Clippers and first-round opponent Mavericks still seek postseason breakthroughs

Clippers forward Kawhi Leonard missed the first of three meetings with the Dallas Mavericks this season.
(Jacob Kupferman / Associated Press)

As their number of potential first-round playoff opponents dwindled during the regular season’s final days, and Clippers coach Tyronn Lue and his staff tightened their focus on Dallas, they compiled a refresher course on the Mavericks’ preferred plays, what to do if they run out of timeouts and who Dallas coach Rick Carlisle wants to get the ball to in certain scenarios.

In all that film study, however, little of what the Clippers watched might have come from the teams’ own head-to-head matchups.

Though opposing coaching staffs will surely find some utility from studying the 144 combined minutes during the season series won by Dallas, 2-1, none of the games reflected the rosters that will take the court when the seven-game series begins this weekend.

“Seen a lot of crazy things throughout the course of the regular season, and when the playoffs come it’s a whole different season,” Lue said Sunday, after the Clippers clinched the Western Conference’s fourth seed. “Mentality changes, a lot of things change. We can’t read into anything that happened in the regular season as it’s a whole totally different season.”


Dallas mauled the Clippers by 51 points in the season’s third game, but Clippers All-Star Kawhi Leonard and Mavericks center Kristaps Porzingis both sat out because of injuries. In the final two games played in March, Leonard and Porzingis were back, but the Clippers didn’t have starting guard Patrick Beverley or center Serge Ibaka because of injuries, nor backup point guard Rajon Rondo, whom the team would trade for less than two weeks later.

The Clippers will play the Dallas Mavericks in the first round of the NBA playoffs after losing to the Thunder 117-112 to end the regular season.

Yet nine months after these teams met during the first round of last season’s playoffs in the NBA’s isolated Disney World campus near Orlando, Fla., what is irrefutably the same is that each enters with the shared goal of breaking through.

With the length of their title window uncertain, given Leonard’s unrestricted free agency after the season, the Clippers are chasing the franchise’s first appearance in a conference final, and beyond. They’re counting on the league’s second-best half-court offense, as gauged by points per play, to get them there. Dallas ranks fourth.

In half-court defense, the Clippers rank 13th and Dallas 15th.

The fifth-seeded Mavericks aren’t playing under such burdensome title expectations in two-time All-Star Luka Doncic’s third season, yet after pushing the Clippers to six games last season despite Porzingis’ absence during the final three because of a knee injury, the rematch offers a chance to push deeper, ahead of schedule.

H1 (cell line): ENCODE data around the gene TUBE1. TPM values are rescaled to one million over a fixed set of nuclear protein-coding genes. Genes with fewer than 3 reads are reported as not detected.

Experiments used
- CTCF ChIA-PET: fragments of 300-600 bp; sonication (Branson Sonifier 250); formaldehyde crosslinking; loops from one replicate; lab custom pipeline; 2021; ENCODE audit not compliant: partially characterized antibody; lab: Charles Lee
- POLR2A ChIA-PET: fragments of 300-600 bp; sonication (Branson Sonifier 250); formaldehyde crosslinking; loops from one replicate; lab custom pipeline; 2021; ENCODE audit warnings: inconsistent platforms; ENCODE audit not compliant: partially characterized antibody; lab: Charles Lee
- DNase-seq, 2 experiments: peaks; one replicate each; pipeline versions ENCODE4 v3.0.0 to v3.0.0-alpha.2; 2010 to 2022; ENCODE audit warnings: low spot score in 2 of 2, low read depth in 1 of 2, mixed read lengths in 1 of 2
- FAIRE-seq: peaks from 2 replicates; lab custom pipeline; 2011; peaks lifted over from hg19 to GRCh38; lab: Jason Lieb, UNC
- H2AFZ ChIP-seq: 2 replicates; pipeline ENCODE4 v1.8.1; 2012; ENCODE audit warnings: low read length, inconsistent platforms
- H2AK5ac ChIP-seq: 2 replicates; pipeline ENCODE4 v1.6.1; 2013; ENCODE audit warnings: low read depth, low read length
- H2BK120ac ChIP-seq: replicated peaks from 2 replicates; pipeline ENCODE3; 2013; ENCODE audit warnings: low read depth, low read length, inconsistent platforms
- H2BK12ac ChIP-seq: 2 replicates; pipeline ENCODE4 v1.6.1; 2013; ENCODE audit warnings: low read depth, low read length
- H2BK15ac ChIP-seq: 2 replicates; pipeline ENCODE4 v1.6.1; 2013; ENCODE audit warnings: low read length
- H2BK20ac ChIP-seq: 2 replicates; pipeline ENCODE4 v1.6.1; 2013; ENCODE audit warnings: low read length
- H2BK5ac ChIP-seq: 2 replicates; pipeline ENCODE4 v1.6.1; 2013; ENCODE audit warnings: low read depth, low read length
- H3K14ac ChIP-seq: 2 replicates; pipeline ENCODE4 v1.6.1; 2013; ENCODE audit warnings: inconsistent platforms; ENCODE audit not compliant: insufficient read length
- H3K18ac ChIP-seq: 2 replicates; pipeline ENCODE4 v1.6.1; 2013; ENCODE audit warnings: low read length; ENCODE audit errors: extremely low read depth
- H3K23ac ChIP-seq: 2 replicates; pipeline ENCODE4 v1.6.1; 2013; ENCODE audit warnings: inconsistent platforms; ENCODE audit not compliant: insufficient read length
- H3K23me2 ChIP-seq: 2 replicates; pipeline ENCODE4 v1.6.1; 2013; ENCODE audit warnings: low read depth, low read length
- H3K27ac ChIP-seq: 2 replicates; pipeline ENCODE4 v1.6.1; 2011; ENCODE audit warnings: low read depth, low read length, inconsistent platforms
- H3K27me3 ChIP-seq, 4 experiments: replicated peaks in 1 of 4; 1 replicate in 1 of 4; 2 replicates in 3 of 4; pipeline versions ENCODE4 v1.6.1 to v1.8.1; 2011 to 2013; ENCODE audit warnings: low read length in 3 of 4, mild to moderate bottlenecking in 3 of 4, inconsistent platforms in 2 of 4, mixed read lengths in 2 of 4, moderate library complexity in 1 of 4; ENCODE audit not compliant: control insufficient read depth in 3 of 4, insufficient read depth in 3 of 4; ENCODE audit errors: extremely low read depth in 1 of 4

“It was extremely important for us to get that first experience in the playoffs” last season, Porzingis said Sunday. “Just to understand what’s the intensity like and what’s the emotional and mental state that you’re in when you go into the playoffs. Each game, it’s like life or death.”

That emotion trickled into last season’s series, which featured three ejections, three flagrant fouls and 16 technical fouls. Doncic and Clippers forward Marcus Morris were frequently entangled; in the fifth game, Morris’ foot landed on Doncic’s injured left ankle, a play with which the Mavericks took issue. Doncic said Sunday that Morris this season had apologized for the play.

Officials get between Dallas Mavericks guard Luka Doncic, right, and Clippers forward Marcus Morris Sr.
Officials get between Dallas Mavericks guard Luka Doncic, right, and Clippers forward Marcus Morris Sr. during Game 3 of the teams’ 2020 playoff series.
(Ashley Landis / Associated Press)

Porzingis said there was “no personal beef” lingering with the Clippers.

“It was fun to play, I’m not going to lie, it was fun,” Doncic said. “It was a lot of trash talking, a lot of hard plays, but it was fun. That’s what basketball is about.”

Lue suggested Sunday that the team’s playoff rotation would include starters Leonard, Morris, Beverley, Paul George and center Ivica Zubac, with Ibaka, Rondo, guard Reggie Jackson and forward Nicolas Batum coming off the bench to play alongside either of George or Leonard. Guards Luke Kennard and Terance Mann could be used situationally.

Getting to the point where the Clippers could field such a rotation has taken months of injury rehabilitation. Among their projected playoff starters only Zubac played in more than 57 games this season, and he played in all 72. George missed 18 games, Leonard 20, Beverley 35 and Ibaka 31.

Lue described himself as “very happy” that the Clippers left Sunday’s regular-season finale with their projected rotation intact.

“I feel good,” Lue said. “We’ve been through a lot of ups and downs this season with our injuries and guys being in and out of the lineup, starting different lineups, playing different guys, different rotations, and I thought our guys handled it well, so a lot of guys have a lot of experience in different positions. Like I said, the main thing for us is just making sure we go into the playoffs healthy.”